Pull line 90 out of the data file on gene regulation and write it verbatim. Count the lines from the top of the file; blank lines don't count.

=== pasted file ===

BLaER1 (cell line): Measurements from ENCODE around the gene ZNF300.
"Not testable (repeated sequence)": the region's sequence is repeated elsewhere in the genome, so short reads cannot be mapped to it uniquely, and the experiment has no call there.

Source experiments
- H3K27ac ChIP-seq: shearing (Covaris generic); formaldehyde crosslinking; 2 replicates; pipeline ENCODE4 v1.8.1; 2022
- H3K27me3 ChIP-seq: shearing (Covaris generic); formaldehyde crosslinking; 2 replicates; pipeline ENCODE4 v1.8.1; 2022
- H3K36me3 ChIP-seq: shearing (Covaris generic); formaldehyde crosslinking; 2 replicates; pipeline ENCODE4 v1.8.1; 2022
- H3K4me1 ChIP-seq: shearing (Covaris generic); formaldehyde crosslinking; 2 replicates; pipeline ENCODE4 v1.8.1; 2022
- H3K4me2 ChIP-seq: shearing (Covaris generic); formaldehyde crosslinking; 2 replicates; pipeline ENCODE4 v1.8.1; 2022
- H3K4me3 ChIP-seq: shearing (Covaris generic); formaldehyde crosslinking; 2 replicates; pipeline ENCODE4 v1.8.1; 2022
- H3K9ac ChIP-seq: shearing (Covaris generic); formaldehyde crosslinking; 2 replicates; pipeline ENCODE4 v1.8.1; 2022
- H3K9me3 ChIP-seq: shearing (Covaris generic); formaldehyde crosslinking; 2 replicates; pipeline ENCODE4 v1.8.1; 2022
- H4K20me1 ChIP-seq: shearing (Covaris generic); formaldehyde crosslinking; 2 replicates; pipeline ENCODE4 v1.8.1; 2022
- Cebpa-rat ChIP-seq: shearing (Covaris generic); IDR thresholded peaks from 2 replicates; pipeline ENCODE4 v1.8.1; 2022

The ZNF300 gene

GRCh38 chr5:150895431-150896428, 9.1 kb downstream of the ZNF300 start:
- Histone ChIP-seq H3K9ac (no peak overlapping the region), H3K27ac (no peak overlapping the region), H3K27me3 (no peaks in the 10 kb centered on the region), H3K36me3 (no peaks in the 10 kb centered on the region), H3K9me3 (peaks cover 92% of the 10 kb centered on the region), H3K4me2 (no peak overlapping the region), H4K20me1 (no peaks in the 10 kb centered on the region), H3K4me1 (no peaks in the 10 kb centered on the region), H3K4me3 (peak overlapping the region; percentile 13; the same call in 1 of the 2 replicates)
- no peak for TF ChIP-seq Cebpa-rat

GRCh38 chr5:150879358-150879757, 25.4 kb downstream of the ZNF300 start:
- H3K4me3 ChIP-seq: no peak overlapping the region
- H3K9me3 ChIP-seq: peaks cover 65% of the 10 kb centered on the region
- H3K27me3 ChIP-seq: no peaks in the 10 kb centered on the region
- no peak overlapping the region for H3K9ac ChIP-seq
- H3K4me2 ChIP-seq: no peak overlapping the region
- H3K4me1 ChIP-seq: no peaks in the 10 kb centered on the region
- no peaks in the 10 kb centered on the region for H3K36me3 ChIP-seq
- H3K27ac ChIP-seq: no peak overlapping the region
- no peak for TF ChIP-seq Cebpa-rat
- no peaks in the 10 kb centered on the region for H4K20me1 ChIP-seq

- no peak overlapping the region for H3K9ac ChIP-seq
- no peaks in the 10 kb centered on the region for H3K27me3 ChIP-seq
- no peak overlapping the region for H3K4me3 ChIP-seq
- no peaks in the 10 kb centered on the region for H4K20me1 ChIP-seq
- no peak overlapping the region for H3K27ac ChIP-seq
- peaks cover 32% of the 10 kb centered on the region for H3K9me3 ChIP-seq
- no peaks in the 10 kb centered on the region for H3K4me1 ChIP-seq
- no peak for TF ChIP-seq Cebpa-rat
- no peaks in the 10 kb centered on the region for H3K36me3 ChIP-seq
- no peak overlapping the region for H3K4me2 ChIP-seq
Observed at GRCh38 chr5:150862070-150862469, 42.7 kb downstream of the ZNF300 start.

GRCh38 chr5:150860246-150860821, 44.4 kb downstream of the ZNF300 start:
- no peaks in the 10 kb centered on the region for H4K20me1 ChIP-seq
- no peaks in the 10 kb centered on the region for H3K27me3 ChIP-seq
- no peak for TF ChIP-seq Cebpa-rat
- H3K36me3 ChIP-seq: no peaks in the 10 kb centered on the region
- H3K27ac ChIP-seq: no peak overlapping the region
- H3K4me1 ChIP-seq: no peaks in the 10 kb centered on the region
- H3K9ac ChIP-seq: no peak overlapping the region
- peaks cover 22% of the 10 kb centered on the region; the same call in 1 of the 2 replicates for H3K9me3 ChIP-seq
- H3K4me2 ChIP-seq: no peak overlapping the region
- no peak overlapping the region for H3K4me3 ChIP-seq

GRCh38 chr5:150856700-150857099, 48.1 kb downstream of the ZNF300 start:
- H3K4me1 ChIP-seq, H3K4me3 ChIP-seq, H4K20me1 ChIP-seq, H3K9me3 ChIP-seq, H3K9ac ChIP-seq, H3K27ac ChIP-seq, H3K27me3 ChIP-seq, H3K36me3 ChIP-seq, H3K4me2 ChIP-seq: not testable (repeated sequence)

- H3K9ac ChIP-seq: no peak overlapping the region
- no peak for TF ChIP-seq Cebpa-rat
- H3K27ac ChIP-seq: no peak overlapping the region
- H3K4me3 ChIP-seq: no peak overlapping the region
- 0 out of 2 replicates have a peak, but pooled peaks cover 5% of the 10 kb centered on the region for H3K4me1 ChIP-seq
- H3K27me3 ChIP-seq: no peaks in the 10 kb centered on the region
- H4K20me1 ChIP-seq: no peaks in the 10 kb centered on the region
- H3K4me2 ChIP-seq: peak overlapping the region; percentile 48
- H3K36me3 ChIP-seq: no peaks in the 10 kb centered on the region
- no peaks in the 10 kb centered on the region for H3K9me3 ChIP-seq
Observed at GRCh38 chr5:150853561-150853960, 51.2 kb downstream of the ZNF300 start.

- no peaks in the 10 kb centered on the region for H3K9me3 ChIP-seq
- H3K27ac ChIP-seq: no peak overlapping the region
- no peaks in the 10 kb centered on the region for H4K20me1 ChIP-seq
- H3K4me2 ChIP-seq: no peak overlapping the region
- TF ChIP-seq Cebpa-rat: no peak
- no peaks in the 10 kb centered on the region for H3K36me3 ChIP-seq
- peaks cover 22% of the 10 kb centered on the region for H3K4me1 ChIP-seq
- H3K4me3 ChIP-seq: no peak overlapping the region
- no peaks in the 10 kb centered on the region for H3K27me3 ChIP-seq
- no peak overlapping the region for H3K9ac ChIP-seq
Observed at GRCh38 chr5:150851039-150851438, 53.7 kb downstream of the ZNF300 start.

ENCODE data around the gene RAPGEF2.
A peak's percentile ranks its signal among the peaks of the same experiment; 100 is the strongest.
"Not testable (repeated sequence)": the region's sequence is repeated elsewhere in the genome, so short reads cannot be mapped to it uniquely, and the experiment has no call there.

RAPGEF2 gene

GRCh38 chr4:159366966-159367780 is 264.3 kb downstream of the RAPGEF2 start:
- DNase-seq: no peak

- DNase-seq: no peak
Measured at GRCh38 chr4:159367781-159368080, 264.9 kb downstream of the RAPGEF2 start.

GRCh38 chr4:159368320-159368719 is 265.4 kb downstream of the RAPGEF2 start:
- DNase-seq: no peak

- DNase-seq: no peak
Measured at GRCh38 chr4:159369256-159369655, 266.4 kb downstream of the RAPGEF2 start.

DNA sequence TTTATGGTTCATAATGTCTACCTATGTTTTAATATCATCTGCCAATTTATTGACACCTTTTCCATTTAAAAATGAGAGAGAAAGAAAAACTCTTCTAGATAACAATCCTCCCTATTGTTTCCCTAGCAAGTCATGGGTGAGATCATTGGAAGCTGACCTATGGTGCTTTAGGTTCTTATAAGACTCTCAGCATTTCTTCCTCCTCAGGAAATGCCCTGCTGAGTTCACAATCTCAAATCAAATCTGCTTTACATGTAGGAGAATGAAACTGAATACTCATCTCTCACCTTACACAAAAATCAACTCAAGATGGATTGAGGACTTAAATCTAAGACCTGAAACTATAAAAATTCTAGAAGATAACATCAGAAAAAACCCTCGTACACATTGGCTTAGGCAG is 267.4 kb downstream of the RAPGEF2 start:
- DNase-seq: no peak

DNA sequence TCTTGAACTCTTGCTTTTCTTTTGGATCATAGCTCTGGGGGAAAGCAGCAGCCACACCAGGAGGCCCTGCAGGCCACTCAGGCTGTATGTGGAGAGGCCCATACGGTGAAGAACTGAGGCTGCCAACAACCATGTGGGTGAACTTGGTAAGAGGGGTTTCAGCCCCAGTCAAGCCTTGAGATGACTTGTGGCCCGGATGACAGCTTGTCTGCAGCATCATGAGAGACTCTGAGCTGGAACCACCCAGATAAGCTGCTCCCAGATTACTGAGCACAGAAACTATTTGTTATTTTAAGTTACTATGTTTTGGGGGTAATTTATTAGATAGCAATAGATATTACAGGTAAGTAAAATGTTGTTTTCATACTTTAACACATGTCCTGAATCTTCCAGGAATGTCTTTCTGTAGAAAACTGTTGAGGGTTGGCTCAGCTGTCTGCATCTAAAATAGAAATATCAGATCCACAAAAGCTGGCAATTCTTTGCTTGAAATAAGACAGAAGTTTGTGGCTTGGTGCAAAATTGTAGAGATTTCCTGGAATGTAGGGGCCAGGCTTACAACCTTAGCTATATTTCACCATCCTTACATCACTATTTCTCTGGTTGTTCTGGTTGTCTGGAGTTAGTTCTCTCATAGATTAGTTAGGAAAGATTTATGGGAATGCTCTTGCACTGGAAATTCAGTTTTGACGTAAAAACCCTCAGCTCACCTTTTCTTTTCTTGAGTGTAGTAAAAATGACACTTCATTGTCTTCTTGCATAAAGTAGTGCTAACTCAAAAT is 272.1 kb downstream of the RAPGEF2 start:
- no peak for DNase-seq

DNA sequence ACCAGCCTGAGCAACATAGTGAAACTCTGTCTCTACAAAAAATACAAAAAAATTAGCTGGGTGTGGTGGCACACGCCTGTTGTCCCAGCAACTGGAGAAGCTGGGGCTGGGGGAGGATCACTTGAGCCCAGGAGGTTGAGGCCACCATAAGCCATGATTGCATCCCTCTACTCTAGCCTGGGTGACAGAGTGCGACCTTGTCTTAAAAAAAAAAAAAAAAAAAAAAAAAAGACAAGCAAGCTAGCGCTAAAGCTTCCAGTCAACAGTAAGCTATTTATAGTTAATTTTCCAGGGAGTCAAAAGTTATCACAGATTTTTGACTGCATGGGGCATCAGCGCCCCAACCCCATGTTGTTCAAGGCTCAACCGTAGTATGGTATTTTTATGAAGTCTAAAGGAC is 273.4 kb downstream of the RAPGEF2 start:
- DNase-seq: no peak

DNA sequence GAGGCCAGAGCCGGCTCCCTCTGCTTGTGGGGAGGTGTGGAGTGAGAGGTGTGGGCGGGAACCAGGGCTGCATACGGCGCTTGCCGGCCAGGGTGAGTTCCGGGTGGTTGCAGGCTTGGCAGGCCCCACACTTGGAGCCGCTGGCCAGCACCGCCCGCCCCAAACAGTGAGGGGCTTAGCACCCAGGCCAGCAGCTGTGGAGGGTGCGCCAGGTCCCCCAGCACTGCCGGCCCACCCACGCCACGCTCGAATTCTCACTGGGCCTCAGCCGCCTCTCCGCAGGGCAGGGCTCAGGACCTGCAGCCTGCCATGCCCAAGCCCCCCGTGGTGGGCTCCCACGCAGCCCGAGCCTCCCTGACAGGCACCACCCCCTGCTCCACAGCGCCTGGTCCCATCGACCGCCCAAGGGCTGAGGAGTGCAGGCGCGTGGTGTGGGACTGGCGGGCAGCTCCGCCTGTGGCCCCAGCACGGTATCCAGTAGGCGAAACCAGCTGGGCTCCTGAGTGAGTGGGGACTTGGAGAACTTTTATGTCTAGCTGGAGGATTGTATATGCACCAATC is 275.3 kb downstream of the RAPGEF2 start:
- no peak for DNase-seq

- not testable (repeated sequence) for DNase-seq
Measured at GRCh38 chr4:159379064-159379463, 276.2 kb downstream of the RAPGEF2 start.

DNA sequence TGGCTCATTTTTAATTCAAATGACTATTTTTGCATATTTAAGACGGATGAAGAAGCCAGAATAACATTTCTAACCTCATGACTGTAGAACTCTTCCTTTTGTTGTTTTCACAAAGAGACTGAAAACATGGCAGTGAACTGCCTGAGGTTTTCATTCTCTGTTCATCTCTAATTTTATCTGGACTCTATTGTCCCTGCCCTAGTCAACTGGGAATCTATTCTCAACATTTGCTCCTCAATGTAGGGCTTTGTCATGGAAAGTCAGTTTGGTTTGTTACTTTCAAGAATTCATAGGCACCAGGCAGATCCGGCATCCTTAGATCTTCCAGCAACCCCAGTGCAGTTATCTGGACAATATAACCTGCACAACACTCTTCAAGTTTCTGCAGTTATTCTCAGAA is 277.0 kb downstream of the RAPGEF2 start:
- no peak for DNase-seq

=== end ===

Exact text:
- no peak for DNase-seq